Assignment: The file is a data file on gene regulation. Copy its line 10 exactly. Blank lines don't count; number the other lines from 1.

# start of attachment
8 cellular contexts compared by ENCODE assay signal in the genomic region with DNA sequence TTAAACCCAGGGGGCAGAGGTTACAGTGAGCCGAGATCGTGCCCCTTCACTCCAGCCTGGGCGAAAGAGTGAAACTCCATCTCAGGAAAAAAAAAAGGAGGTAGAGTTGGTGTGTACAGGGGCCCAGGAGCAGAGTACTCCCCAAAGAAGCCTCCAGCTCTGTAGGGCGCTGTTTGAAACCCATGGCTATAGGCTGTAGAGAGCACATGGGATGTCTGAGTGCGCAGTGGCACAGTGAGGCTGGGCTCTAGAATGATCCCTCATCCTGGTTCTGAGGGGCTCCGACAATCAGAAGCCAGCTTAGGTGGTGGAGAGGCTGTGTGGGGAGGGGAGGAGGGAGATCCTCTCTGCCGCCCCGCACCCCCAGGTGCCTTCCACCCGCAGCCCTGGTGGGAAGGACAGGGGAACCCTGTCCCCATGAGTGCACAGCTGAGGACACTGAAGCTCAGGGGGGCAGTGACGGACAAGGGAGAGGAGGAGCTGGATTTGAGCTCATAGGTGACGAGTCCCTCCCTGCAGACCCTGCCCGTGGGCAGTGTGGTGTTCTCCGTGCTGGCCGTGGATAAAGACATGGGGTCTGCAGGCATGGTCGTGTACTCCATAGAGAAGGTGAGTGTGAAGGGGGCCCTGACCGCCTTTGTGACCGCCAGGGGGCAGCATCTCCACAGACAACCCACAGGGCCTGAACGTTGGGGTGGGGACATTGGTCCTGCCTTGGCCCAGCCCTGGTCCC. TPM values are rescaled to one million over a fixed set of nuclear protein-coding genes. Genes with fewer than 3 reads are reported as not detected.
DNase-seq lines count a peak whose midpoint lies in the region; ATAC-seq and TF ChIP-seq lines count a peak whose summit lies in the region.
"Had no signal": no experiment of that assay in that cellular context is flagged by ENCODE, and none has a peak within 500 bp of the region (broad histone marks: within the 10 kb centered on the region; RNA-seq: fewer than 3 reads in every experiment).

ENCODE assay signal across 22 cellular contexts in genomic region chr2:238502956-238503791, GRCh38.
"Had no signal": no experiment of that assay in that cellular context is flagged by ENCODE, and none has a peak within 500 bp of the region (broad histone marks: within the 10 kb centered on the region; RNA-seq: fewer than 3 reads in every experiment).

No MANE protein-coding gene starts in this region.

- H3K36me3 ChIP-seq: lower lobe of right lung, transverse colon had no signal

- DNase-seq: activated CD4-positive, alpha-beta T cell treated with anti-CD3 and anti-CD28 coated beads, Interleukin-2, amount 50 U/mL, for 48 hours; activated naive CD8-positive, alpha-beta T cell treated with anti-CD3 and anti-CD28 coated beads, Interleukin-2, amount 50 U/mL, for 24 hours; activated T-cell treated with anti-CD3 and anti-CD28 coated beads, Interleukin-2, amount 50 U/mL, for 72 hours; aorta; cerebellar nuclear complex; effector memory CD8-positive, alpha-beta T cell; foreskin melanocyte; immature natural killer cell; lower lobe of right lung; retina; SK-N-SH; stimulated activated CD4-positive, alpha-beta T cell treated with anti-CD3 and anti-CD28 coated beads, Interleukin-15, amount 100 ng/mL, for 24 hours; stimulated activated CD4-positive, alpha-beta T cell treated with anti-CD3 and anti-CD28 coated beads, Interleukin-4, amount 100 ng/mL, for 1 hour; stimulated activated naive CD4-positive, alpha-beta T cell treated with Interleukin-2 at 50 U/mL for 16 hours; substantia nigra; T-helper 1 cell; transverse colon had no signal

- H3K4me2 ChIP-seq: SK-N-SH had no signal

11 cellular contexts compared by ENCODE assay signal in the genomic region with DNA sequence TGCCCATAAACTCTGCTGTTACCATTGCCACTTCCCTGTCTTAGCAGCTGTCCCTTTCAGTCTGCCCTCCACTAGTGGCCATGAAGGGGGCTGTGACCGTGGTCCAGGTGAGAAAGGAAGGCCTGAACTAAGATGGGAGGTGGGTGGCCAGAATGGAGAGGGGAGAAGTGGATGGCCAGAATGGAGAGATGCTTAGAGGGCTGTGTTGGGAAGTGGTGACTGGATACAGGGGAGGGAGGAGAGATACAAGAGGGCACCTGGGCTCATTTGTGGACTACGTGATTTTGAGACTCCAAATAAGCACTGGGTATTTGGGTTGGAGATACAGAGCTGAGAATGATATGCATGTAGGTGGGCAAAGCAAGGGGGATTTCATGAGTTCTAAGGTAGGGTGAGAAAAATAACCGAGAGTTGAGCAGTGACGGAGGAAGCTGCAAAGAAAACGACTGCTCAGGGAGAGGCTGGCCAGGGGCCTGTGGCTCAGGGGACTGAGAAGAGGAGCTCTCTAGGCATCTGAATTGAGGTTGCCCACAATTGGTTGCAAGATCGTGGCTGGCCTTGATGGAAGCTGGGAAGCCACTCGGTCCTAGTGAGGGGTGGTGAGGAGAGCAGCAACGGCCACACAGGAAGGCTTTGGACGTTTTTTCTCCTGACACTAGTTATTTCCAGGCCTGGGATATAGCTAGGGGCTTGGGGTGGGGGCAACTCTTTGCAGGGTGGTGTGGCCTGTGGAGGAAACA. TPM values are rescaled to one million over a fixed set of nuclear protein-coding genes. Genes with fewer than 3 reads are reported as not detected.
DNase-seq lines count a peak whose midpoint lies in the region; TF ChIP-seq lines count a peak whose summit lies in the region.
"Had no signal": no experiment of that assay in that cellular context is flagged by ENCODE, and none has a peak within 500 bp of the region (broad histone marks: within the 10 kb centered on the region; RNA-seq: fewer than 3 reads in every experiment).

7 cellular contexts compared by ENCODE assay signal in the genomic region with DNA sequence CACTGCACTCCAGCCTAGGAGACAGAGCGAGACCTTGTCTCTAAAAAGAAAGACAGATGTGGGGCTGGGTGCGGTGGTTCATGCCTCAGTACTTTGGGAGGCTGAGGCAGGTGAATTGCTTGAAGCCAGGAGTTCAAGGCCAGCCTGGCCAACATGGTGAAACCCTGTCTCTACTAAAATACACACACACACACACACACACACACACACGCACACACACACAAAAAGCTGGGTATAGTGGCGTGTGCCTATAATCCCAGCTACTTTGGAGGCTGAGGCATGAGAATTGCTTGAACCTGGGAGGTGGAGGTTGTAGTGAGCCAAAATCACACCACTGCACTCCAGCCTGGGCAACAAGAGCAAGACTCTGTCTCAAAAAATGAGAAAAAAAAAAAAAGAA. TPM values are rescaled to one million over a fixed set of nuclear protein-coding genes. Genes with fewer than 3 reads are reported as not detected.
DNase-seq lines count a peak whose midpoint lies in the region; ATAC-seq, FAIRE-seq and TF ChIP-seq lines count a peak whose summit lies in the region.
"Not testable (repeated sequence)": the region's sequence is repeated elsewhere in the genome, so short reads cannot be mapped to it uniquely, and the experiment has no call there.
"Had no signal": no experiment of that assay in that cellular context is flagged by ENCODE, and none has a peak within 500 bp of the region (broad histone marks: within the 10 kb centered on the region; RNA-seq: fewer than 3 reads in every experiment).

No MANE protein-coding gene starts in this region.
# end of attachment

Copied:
11 cellular contexts compared by ENCODE assay signal in the genomic region with DNA sequence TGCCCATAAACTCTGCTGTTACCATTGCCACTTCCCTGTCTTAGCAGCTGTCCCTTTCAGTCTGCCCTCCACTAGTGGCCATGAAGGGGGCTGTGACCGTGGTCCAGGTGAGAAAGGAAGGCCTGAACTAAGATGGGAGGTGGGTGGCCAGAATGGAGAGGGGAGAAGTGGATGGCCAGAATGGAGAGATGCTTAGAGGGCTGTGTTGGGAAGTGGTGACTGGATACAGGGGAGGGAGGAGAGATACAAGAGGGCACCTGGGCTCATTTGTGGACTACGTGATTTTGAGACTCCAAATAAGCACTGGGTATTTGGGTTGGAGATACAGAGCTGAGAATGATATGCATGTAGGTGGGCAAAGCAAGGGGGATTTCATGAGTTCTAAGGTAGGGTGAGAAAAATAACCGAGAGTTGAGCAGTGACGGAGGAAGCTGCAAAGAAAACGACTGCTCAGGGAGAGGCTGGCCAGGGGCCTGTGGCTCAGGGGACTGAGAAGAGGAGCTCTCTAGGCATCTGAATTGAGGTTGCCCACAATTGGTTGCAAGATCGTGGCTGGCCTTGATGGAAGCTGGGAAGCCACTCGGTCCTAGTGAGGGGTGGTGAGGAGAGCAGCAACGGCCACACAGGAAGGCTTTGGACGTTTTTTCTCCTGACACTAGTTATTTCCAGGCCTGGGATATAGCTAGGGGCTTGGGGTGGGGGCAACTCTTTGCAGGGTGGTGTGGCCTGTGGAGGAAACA. TPM values are rescaled to one million over a fixed set of nuclear protein-coding genes. Genes with fewer than 3 reads are reported as not detected.